The Student News Site of Tarrant County College

The Collegian

The Student News Site of Tarrant County College

The Collegian

The Student News Site of Tarrant County College

The Collegian

Campus libraries offer more variety

NW+student+Ashton+Hinrjos+sits+and+reads+in+the+TR+library+while+waiting+to+go+to+his+next+class.
NW student Ashton Hinrjos sits and reads in the TR library while waiting to go to his next class. Photo by Peter Matthews/The Collegian

By Daniel Miller/reporter

New students to TCC, and even current ones, may not know how helpful the campus libraries are and what a wide range of services they offer.

Besides textbook rentals for current classes and other teacher resources, students can rent novels, graphic novels and DVDs. If students have a research paper due or just want to research something for fun, they can head over to the library and check out the many databases it offers. The student’s TCC ID card is the library card, and the WebAdvisor login is the library login.

If the student needs to study, the library offers silent study rooms and group study areas. If the student needs a computer, the library has desktop computers and laptops available. Need to scan, print or copy something? It has that too.

What students may not know is that the staff in the libraries will even help them with research assignments.

“We can help you narrow down or choose your topic and find resources to support it,” SE library services assistant director Tracey Minzenmayer said in an email.

All of these resources can also be accessed from home at library.tccd.edu. Students also have access to over 90,000 e-books.

The TCC libraries offer the same services on each campus, but all campuses offer some things unique to them to “fulfill the needs of their community,” NE public services librarian Bonnie Hodges said.

The SE Campus library will host two grant-funded programs this semester. Native Voices, on display through Sept. 27, focuses on the wellness, illness and cultural life of Native Americans, Alaska Natives and Native Hawaiians. The second program, World War I and America, will run November to February.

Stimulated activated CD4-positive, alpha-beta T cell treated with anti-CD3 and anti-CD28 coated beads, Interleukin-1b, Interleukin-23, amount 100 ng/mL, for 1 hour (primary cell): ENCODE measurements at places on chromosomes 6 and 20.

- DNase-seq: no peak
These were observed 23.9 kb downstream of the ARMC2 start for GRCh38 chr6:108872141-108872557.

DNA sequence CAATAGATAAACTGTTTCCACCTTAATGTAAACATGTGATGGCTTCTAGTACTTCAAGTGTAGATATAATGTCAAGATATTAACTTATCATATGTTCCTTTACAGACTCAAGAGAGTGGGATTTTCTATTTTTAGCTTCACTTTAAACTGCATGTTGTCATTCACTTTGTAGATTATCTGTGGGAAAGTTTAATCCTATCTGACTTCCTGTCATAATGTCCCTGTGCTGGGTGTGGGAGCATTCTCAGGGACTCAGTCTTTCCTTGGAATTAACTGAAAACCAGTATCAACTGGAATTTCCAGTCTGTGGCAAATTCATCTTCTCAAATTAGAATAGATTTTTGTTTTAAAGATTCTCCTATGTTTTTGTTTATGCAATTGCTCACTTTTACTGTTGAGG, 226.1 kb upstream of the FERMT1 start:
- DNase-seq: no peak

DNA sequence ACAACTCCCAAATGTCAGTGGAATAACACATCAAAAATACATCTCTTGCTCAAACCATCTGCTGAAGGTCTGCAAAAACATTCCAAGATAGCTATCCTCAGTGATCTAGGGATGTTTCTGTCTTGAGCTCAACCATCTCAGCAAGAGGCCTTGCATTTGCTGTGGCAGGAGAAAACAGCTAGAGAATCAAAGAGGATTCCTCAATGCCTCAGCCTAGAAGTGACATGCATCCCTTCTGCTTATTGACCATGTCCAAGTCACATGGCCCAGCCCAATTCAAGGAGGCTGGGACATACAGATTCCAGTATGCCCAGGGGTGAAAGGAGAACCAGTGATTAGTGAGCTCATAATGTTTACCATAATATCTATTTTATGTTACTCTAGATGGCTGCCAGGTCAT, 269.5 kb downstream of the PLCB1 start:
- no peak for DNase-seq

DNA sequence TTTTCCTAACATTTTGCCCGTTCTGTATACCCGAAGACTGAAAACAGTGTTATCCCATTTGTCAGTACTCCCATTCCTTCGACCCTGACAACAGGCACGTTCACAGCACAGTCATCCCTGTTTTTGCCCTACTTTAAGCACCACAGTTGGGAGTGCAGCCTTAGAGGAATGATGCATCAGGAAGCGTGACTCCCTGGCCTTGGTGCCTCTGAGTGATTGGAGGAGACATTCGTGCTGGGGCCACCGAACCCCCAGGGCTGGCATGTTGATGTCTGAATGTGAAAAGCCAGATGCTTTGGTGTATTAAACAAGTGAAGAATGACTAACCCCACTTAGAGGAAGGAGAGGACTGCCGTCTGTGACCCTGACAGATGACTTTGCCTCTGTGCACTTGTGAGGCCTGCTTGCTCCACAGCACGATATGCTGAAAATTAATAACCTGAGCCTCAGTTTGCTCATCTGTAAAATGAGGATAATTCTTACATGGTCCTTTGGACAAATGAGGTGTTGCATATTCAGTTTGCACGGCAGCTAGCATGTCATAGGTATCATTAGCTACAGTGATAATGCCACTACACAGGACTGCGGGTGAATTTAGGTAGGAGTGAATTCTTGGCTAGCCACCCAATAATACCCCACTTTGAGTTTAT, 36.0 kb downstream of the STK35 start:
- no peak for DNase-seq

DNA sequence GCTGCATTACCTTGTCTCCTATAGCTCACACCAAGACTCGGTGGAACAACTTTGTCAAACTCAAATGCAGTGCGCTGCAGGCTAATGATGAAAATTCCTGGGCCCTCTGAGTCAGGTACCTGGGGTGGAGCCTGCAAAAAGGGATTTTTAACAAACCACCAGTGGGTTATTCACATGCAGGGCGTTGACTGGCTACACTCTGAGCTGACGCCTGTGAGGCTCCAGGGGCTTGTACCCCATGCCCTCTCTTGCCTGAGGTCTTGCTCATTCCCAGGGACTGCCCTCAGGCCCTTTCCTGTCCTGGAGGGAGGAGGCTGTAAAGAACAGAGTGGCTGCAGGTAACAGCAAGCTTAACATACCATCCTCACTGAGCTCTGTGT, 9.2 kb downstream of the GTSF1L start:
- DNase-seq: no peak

South Campus has two early college high schools: the on-campus TCC/Fort Worth ISD Collegiate High School and Crowley Collegiate Academy in Crowley. South librarians are currently stocking the Crowley campus with books and periodicals.

South also provides internships for high school seniors through Six a Step Beyond, a workforce program helping office skills students, and they sponsor FWISD students each summer in the Vital Link Program, designed to show “the link between what is learned in the classroom and what is needed for success in the workplace,” South library services director Linda Jenson said in an email.

South also provides internships to students in the Upward Bound work study program during the summer. The project is designed to help selected students develop skills to complete high school and do well in higher education.

On NE, two dominant programs are paralegal and dental hygiene, so the library offers a legal collection to browse through. The NE library also is the only one with 3-D printers.

The TR library assists nursing and allied health students with their APA formatting and offers therapy dogs to students once a month, TR library services assistant director Danielle Toups said.

The NW library holds a Faculty Roundtable Lecture series every fall. The event, held in the library’s reading room, provides faculty and students the opportunity to discuss history and government topics along with other academic areas.

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